Yard Wine | Welcome to the Neighborhood

Written by and Photography by Charla in Long Beach, Wine & Dine

Several months ago, before I moved from the action-packed streets of Long Beach’s Belmont Shore to this quiet neighborhood in Belmont Heights, I got out of my car outside Charla’s apartment and saw a skinny dog running loose in the empty nighttime street. But it was a little too skinny, a little too skittish.

A woman who lives in the corner house walked outside to shoo it away but the coyote just watched her and me, unimpressed. Then it turned and walked away. Still, the neighbor and I bonded over that coyote and how unafraid of humans he seemed. It was worrisome; after all, hungry coyotes frequently make off with unattended pets.

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A few weeks later I saw the woman from that corner house again at the latest Yard Wine, an occasional gathering of neighbors in the afternoon over wine and appetizers for no reason other than the desire to connect with our neighborhood. Here’s how it works: At some point, one of the neighbors decides to host a Yard Wine and announces it to everyone else over an email group and by sticking a flag in the ground outside their house. And that is all there is to it – people will just show up. Or not. Some neighbors miss one and the reappear at the next one.

“You’re the one I saw that night, about the loose coyote!” I exclaimed. Having just finished moving – Charla next door and me from a mile away – I met my new neighbor. We were standing in someone’s front yard, four doors down, wine in hand and picking through a table loaded with appetizers and munchies that each neighbor brought.

About twenty adults mixed in our neighbor’s front yard while nearly as many kids played up down the street. A typical picture of an ideal summer day – the kind that I experience as a kid growing up and an experience that I had wanted for my own child.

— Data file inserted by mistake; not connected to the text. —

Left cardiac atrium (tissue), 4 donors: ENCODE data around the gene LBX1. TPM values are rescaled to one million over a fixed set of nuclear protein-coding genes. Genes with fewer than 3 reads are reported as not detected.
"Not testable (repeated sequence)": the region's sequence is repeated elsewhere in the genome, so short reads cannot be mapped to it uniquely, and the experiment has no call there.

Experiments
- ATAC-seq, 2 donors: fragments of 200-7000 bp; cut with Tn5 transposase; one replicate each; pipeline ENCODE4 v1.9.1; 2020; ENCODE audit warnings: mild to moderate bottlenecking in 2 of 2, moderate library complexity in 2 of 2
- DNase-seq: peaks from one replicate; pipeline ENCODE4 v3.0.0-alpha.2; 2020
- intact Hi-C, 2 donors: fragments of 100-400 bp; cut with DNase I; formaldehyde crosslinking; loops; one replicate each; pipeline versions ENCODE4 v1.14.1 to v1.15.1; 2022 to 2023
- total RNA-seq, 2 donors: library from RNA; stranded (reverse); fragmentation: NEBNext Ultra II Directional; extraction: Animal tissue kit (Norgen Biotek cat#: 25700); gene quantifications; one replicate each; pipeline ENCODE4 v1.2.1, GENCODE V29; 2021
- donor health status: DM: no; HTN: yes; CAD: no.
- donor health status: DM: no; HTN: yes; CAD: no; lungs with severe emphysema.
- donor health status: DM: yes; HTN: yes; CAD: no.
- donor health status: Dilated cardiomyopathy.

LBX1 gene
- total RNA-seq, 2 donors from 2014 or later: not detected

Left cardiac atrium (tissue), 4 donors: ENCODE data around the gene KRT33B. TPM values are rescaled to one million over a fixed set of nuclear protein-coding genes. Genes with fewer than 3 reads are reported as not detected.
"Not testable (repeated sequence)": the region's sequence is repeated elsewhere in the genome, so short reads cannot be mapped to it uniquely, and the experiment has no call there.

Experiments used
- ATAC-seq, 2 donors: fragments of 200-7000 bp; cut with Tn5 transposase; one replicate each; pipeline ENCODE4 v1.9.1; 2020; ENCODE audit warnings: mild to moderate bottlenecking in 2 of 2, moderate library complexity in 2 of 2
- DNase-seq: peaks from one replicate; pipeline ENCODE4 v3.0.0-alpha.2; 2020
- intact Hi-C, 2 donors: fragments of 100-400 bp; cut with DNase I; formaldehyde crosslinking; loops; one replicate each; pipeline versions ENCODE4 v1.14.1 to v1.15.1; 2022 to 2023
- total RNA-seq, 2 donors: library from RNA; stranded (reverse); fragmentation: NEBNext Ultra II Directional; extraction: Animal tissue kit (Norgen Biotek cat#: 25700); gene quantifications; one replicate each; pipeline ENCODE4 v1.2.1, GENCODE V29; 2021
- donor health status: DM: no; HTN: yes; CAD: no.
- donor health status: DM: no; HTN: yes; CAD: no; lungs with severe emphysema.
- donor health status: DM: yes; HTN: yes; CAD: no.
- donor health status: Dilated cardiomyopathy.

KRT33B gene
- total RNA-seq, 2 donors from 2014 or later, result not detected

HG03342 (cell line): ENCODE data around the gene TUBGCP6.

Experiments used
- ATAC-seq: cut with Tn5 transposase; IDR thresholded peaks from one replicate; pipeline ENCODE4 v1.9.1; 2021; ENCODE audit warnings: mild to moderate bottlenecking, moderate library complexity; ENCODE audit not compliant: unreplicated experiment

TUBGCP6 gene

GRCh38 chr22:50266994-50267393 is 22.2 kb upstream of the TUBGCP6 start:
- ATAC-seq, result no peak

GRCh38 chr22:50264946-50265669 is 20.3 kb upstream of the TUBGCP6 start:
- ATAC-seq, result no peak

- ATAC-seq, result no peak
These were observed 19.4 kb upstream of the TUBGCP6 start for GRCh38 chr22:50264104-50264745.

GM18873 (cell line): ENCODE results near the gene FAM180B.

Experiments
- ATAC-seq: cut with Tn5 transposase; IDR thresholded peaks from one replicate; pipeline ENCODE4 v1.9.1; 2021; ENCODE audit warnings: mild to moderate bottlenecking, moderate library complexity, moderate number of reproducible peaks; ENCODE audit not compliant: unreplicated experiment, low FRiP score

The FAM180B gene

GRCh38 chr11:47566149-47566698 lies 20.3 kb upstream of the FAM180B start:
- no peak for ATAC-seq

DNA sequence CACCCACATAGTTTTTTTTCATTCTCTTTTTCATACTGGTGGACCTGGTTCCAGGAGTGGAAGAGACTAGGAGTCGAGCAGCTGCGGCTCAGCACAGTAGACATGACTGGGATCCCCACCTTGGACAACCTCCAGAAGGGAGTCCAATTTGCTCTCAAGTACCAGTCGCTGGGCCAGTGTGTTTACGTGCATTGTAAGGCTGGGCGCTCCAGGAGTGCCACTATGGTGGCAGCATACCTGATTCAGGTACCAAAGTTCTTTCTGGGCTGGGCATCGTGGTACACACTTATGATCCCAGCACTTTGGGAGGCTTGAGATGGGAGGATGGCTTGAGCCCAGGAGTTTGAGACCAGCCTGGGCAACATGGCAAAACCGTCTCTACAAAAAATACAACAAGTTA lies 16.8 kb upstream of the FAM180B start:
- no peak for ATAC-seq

This is not exactly a groundbreaking discovery – families meeting in the neighborhood and kids playing outside with no electronic devices in sight – and yet it took something like Yard Wine to start it up.

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And why not? More than a decade ago, the alarming book Bowling Alone shined a light onto a deepening American fear, that the communities that bring us together are slipping apart. Churches, school groups, local service clubs, and friendly sports teams were giving way to long commutes to soulless corporate jobs, over-scheduled kids, and endless choices from hundreds of cable TV shows.

That risk, if we let it, could still get worse rather than better. After all, this book was written in 2000, before the advent of smartphones and electronic devices, and right when the internet was just entering adolescence.

Rather than continue to worry, we just put down our books and devices for a few hours on a hot Friday afternoon, make a favorite appetizer or two and walk – yes, walk – a few doors down to visit with our neighbors. Some of them, I learned, have lived on this street for more than three decades. Others moved away a short distance but are drawn back for the next Yard Wine. Still others a new. A young professional couple moved across the street a few months ago, while it seems that every week we come across a new set of parents out for a walk with their kids.

Just a few days ago at a recent Yard Wine, we learned about a jogger who was chased by a coyote. In broad daylight. The runner tried to get the attention of the driver in a nearby car in order to honk the horn and scare it off. In the end the coyote disappeared and the shaken runner continued on her way. I walked to the front of the street and looked up and down. No coyote; nothing but me and the Yard Wine sign in the grass, and the voices of people drifting across the lawn.

So is Yard Wine right for you? In a word, yes. You could buy the Yard Wine book ($22.95 hardcover / $12.95 paper) and the Yard Wine flag ($19.95). If that is what it takes to get it started, then it is worth every penny. But it’s not really about the book or the flag. In the end, all you need is a glass of wine (or anything, really), something to eat, a pleasant Friday afternoon, and the desire to connect with another human being.